August 5 marks the fiftieth anniversary of Marilyn Monroe’s death. Her death, like so many others from that era, has been marked by controversy, conjecture, conspiracy and a search for why?
Marilyn was 36 years old. Perhaps, this is why there is so much speculation about the circumstances surrounding her last 24 hours on this planet traversing the cosmos.
She was a Hollywood icon, a beautiful starlet whose beauty filled the movie screens. Her personal life was plagued by “demons” of the human kind.
Her childhood was anything but normal. She became a ward of the state of California because her mother was unstable. Her father remained a mystery.
At 16 she married James Dougherty in 1942 since her foster parents decided to move to Virginia and convinced the Dougherty family this would be a good thing to keep the young woman out of another foster home. It appears this was a marriage of convenience since Dougherty did not seem to have much of an interest in her when her modeling career in 1946 took off.
She would marry Joe DiMaggio in 1954 and divorced the same year. In 1956 she married Arthur Miller and divorced in 1961.
Her search for a normal life and love always eluded her. What did not elude her was the cruel treatment by the men in her life, be they studio bosses, politicians and others who saw a bright star in the heavens to be used and abused.
As we mark the golden anniversary of her untimely death, a forensic psychologist adds a new wrinkle to the mystery by basing an opinion on a piece of furniture that Marilyn bought the day before her death. His comments are below:
“People about to kill themselves frequently engage in self-soothing behaviors,” he told The Huffington Post. Shopping sprees are definitely one of those behaviors, he said. “Spending—and giving things away—make us feel good,” he said.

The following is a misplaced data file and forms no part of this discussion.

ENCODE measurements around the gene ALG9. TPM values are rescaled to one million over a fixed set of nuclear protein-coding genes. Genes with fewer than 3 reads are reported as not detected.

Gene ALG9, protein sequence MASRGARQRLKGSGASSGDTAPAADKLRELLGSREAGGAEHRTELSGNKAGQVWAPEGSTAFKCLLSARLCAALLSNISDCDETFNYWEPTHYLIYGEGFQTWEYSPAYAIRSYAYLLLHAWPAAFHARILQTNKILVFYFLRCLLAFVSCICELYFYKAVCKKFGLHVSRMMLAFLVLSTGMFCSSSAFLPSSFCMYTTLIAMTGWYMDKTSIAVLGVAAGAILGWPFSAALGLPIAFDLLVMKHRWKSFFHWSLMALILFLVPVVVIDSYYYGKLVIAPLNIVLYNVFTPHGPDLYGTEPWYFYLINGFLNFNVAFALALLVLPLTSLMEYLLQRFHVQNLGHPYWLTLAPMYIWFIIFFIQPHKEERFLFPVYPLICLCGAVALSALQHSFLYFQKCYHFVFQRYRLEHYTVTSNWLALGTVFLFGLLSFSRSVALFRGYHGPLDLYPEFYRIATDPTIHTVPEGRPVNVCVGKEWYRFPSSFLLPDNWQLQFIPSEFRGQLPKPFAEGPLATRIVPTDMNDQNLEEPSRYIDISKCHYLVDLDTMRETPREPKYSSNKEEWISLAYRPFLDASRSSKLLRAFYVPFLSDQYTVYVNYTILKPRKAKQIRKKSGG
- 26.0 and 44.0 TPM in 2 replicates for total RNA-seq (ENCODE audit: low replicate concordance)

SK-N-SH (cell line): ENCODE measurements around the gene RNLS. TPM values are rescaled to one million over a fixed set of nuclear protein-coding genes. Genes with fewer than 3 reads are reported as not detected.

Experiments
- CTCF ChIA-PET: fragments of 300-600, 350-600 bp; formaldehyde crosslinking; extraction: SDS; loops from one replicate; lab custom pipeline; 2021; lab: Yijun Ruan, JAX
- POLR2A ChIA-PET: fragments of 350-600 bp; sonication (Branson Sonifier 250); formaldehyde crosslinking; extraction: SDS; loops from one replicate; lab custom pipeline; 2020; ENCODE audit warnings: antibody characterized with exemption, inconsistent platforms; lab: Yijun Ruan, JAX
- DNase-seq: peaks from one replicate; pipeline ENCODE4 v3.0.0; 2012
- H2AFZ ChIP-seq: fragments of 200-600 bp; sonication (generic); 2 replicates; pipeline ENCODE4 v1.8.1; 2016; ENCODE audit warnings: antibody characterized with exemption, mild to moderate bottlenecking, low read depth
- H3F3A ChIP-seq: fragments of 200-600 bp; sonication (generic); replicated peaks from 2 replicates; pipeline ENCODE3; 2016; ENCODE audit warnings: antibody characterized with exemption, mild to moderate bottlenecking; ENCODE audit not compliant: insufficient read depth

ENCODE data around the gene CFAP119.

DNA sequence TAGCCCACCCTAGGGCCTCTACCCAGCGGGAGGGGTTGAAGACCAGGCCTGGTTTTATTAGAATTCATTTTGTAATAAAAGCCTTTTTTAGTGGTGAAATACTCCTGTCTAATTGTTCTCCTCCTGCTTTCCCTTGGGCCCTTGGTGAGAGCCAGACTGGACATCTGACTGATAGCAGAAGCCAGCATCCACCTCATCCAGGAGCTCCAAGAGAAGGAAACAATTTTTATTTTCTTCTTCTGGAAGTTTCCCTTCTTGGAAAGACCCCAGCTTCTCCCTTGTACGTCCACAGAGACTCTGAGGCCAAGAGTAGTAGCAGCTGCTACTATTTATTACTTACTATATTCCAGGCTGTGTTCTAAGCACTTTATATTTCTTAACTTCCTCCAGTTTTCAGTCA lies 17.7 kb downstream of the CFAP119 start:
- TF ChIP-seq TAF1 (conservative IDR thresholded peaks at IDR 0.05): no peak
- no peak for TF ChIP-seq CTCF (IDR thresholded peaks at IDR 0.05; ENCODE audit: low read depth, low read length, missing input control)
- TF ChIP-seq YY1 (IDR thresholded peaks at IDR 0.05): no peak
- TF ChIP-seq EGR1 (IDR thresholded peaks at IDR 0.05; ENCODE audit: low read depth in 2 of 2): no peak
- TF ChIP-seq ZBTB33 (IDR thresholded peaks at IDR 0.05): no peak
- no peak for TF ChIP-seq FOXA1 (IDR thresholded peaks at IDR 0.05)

But this was a single purchase, Bernstein said. “A single item—especially something practical like a chest of drawers and of a low value like this—suggests a frame of mind of ‘I’m going to be here for awhile,’ ” he said. “If I were doing a psychological autopsy, this would be intriguing. This would be more consistent with someone who is not suicidal.”
Bernstein says buying a chest of drawers that you are going to fill up with things is an action taken by someone who “plans to be around awhile,” not about to end their life. “It’s an inconsistent behavior” for someone planning suicide, he said.
In 1973 Elton John and Bernie Taupin wrote the song Candle In The Wind in honor of Marilyn Monroe. Perhaps, it is fitting on this anniversary to remember a candle which burned brightly but the flame could not sustain itself against the harsh winds of earth.
Norma Jean was a real person. The mystique of Marilyn Monroe still haunts us this day. Life for this child, lost in a world of unhappiness, had its moments of joy, but unfortunately, those moments were too transitory, like a flickering flame extinguished by the cold winter wind.
In a previous post The Private Life of An Avid Reader I discussed Marilyn Monroe’s private side—her love for books and writing. I will close this post with the following words from her:
“And the more I think of it
the more I realize there are no answers
life is to be lived
and since it is comparatively so short, maybe too short—
maybe too long—
the only thing I know for sure, it isn’t easy…”
G. D. Williams © 2012
Candle In The Wind
American Masters: Marilyn Monroe